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Payroll security

What HR needs to know about payroll security

As organisations aim to improve their employees’ experience – and, more generally, develop efficient ways of working – the need to make payroll data accessible has become increasingly important.

Easier access to this data is helping companies to meet the heightened expectations coming from staff, the HR team and senior executives. Instant visibility provides businesses with an ability to respond to queries faster and, with reliable data available, they can also take decisions quickly and with confidence.  

As this information is highly sensitive, however, the implications for payroll security needs to be taken seriously - especially when moving private data between systems. 

Transferring data increases the risk that information could fall into the wrong hands and expose an employee’s personal details to cyber criminality. This would not only break a bond of trust between an organisation and its staff, it could also severely damage the reputation of the business and lead to regulatory reprimand. 

It’s imperative, therefore, that this information remains secure, and that organisations are not vulnerable to a potential data breach. Any digital transformation project involving payroll data must be carefully considered with these security implications in mind. 

So, what are the main considerations with payroll security?

  1. Payroll compliance
    When organisations take steps to make payroll information more accessible, they must provide clear guidance and put processes in place. Protocols will help HR ensure good governance over how payroll data is being used.
    This will also give the business’s leadership reassurance that their organisation is complying with regulations, such as GDPR and the UK Data Protection Act. This governance should include the creation of an audit trail that will keep a track of where data is stored and how it has been processed.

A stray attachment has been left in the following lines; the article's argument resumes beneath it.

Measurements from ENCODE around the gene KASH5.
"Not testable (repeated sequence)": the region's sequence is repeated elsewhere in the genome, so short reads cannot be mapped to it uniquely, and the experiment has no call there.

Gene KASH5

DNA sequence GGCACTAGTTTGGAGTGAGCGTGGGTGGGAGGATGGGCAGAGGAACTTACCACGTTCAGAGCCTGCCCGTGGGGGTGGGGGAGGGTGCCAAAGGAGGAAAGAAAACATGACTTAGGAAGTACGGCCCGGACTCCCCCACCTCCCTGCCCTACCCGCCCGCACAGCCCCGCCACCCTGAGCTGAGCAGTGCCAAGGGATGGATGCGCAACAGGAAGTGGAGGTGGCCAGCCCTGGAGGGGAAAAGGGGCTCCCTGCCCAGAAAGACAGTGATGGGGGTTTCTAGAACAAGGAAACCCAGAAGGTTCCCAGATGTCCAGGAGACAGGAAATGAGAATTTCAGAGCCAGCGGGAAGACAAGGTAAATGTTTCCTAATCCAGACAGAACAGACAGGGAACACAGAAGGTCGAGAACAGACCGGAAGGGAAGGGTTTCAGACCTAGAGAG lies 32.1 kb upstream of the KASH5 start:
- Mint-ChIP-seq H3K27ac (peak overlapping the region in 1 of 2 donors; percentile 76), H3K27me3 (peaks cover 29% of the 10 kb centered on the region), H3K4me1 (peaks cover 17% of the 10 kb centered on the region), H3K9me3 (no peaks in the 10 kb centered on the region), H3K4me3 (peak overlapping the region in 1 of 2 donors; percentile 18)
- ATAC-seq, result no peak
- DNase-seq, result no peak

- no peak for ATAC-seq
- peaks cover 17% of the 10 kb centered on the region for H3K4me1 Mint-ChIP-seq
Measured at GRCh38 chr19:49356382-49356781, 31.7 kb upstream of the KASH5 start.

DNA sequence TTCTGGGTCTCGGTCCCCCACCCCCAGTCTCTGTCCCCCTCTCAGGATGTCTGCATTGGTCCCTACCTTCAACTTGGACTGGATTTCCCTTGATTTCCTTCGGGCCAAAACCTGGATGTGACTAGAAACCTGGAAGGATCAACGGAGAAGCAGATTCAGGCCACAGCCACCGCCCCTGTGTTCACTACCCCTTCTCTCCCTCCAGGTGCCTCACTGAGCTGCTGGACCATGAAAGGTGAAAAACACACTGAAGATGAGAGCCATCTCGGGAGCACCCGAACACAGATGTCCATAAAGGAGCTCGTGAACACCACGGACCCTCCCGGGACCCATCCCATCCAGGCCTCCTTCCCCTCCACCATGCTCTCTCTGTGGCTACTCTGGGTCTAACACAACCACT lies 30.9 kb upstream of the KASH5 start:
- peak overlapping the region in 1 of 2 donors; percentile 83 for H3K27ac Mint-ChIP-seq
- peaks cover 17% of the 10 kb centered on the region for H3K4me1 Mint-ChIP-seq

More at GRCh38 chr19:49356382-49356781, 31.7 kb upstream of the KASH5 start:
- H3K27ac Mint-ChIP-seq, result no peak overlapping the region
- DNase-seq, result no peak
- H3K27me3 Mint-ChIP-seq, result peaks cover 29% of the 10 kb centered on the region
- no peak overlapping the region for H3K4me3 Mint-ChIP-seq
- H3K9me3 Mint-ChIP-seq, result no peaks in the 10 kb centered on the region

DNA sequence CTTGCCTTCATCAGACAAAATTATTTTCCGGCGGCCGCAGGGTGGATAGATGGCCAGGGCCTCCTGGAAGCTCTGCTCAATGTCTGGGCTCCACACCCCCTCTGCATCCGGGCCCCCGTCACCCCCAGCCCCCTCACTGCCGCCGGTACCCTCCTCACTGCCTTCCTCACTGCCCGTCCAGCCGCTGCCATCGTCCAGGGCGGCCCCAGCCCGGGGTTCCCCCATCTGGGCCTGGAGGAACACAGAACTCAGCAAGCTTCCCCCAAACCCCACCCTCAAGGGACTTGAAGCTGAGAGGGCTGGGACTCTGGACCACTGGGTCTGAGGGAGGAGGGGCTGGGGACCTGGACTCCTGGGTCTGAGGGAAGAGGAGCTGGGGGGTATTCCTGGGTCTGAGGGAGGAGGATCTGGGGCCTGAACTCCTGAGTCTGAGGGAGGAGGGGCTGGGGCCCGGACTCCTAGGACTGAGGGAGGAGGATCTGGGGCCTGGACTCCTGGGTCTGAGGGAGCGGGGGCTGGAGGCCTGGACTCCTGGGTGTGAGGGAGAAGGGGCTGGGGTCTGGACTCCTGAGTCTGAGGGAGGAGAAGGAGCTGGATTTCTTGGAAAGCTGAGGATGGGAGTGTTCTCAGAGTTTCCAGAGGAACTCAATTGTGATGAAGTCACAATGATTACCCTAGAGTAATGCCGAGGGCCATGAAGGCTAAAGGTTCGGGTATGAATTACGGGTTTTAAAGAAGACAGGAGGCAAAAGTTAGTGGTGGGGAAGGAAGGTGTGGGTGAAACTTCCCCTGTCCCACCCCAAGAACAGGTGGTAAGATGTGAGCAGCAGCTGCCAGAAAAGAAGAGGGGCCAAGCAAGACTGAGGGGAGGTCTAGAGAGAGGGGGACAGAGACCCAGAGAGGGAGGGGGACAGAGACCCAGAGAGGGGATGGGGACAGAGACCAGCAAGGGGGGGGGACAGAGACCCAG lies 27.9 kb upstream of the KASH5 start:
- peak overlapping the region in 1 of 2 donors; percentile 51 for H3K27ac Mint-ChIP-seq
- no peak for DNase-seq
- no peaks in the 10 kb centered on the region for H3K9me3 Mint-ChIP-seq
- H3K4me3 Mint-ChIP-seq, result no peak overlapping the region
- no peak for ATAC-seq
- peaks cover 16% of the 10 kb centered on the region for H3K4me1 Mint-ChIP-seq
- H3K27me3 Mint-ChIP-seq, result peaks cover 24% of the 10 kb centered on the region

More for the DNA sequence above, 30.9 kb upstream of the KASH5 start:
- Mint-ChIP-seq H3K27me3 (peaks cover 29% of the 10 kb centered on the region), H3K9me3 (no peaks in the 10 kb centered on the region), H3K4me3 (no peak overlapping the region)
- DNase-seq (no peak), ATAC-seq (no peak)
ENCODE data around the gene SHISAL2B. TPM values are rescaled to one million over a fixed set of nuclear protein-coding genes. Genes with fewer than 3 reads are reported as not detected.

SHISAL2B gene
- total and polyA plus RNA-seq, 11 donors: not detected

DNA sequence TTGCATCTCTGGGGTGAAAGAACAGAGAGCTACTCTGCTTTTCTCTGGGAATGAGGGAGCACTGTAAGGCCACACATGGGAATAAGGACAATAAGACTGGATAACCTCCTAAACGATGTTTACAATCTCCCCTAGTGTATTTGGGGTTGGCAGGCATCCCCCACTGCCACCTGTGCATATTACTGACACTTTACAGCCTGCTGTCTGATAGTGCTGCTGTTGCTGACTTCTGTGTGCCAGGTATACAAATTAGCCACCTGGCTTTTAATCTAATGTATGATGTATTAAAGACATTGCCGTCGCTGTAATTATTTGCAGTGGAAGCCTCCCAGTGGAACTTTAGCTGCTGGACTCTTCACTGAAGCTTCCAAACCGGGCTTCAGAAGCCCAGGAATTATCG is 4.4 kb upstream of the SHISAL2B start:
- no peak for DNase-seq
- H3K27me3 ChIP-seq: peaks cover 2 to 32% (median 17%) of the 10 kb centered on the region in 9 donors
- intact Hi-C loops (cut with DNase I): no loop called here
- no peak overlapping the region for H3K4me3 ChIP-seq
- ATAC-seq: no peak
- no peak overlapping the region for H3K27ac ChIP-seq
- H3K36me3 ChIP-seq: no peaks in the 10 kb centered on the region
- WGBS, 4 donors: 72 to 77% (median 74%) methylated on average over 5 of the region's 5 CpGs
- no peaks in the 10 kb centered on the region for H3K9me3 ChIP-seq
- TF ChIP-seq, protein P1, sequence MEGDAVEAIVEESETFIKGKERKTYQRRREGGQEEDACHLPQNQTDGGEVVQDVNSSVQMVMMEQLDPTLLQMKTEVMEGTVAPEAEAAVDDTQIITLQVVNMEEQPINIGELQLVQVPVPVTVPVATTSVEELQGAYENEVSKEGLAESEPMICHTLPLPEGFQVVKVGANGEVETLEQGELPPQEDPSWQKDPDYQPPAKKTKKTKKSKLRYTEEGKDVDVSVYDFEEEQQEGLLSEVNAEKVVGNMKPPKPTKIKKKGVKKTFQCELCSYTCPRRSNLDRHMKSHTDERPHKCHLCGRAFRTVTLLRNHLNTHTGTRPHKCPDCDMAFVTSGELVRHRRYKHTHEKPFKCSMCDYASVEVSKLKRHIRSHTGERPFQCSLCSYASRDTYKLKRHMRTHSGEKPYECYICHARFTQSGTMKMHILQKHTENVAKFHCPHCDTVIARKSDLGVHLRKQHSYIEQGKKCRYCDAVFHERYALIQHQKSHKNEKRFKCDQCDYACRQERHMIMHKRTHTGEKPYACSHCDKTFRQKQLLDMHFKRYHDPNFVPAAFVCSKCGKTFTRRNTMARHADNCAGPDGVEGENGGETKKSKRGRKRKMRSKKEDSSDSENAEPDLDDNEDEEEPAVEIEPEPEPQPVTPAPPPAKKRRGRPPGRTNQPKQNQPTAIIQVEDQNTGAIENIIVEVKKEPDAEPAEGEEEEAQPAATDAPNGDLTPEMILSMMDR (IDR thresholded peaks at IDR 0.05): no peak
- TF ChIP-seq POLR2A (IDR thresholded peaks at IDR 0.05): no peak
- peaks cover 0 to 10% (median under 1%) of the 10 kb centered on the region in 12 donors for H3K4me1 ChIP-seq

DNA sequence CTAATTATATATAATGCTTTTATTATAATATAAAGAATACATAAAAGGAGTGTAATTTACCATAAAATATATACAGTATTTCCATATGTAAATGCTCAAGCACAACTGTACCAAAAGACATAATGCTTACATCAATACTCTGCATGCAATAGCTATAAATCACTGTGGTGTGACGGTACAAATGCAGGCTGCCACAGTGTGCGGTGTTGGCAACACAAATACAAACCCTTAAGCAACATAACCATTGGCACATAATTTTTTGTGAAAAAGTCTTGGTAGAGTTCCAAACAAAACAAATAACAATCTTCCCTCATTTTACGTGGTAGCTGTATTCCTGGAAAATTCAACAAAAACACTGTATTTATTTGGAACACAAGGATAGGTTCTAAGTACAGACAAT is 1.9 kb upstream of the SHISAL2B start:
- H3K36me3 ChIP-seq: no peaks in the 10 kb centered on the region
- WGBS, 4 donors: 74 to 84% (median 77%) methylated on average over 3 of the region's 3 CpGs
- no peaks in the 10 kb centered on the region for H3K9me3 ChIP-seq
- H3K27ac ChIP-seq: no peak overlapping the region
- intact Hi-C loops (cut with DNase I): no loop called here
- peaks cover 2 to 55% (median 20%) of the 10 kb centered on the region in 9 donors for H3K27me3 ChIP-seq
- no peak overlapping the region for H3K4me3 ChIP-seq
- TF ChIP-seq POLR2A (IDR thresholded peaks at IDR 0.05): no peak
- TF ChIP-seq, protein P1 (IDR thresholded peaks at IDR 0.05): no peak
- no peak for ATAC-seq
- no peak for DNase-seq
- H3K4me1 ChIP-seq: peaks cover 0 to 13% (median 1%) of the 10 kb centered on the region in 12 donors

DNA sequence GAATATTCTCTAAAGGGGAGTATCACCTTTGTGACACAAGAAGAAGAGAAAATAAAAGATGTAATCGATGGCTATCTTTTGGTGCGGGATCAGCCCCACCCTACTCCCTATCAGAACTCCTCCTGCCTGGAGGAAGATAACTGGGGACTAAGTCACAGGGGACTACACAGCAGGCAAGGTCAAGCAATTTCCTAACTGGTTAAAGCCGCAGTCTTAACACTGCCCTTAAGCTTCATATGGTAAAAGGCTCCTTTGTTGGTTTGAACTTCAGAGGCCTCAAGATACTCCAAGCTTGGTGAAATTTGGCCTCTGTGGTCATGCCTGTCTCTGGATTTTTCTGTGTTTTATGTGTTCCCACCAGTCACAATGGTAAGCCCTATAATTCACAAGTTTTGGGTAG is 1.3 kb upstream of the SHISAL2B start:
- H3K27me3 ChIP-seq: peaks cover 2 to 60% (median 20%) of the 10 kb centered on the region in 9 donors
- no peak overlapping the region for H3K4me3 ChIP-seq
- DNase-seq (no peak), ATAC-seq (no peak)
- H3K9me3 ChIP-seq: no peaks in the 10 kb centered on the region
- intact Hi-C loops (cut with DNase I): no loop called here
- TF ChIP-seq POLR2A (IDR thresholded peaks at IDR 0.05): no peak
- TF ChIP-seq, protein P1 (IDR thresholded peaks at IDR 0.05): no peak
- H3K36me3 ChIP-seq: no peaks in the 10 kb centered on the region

As more HR staff are given access to payroll data, however, organisations will want to ensure access to employees’ private data is restricted to those who need to see it. They may also want to consider broadening the scope of protocols that have previously been limited to the payroll team.  
    For example, to prevent payroll information being misused or leaked, businesses could insist that anyone being granted access to sensitive information is covered by a non-disclosure agreement. 
  2. HR and Payroll partners  
    It is essential that any third-party HR or payroll technology partner, whose systems are accessing information, is reputable and can provide reassurances. You will also want to partner with an organisation that does more than just keep your data secure. They should also help your staff comply with the processes governing the use of payroll data. 
    To ensure information is safe, you should check that any stored data will be encrypted when it is ‘at rest’. This is a requirement of GDPR for payroll and the UK data protection act – and organisations failing to adhere to these regulations will face fines and the likelihood of severe reputational damage. 
    When working with a third-party system provider, you should also ensure that you maintain ownership of your data. Using GDPR terminology, your organisation must be the ‘data controller,’ whereas the system provider is the ‘data processor’.